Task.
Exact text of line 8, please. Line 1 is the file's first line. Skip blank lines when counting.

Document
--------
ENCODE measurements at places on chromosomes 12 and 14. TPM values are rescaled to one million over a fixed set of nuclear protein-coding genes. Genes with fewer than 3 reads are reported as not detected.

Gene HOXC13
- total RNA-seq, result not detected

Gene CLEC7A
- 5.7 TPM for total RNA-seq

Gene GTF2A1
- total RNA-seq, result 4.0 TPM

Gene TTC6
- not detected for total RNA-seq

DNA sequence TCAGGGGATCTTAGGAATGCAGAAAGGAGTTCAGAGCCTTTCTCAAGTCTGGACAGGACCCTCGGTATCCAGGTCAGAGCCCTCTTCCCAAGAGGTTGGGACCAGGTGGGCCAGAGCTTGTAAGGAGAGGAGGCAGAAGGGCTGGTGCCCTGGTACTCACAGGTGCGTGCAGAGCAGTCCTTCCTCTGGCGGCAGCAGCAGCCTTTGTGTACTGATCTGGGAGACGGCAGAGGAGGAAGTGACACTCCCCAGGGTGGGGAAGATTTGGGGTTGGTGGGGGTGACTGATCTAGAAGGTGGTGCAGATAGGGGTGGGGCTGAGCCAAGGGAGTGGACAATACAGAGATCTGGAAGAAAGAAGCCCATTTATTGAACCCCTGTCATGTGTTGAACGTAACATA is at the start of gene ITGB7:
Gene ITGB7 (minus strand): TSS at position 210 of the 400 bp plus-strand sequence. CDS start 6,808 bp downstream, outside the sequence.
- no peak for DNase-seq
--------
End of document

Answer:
Gene TTC6